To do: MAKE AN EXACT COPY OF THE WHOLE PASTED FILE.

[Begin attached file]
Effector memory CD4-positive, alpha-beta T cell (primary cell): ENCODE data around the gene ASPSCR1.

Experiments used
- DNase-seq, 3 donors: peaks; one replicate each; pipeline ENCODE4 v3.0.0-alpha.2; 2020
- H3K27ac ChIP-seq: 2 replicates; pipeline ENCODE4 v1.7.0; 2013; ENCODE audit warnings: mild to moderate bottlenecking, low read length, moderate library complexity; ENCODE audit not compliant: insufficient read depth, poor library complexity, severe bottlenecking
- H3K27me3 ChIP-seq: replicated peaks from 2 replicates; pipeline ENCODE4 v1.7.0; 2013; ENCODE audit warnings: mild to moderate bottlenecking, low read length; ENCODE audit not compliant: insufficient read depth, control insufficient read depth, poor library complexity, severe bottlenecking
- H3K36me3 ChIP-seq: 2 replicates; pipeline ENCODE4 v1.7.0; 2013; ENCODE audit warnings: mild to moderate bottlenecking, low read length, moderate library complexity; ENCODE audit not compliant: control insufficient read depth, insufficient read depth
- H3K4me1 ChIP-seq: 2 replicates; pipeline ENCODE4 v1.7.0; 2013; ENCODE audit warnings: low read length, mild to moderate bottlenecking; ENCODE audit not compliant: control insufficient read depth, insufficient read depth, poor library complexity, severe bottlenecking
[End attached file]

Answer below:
Effector memory CD4-positive, alpha-beta T cell (primary cell): ENCODE data around the gene ASPSCR1.

Experiments used
- DNase-seq, 3 donors: peaks; one replicate each; pipeline ENCODE4 v3.0.0-alpha.2; 2020
- H3K27ac ChIP-seq: 2 replicates; pipeline ENCODE4 v1.7.0; 2013; ENCODE audit warnings: mild to moderate bottlenecking, low read length, moderate library complexity; ENCODE audit not compliant: insufficient read depth, poor library complexity, severe bottlenecking
- H3K27me3 ChIP-seq: replicated peaks from 2 replicates; pipeline ENCODE4 v1.7.0; 2013; ENCODE audit warnings: mild to moderate bottlenecking, low read length; ENCODE audit not compliant: insufficient read depth, control insufficient read depth, poor library complexity, severe bottlenecking
- H3K36me3 ChIP-seq: 2 replicates; pipeline ENCODE4 v1.7.0; 2013; ENCODE audit warnings: mild to moderate bottlenecking, low read length, moderate library complexity; ENCODE audit not compliant: control insufficient read depth, insufficient read depth
- H3K4me1 ChIP-seq: 2 replicates; pipeline ENCODE4 v1.7.0; 2013; ENCODE audit warnings: low read length, mild to moderate bottlenecking; ENCODE audit not compliant: control insufficient read depth, insufficient read depth, poor library complexity, severe bottlenecking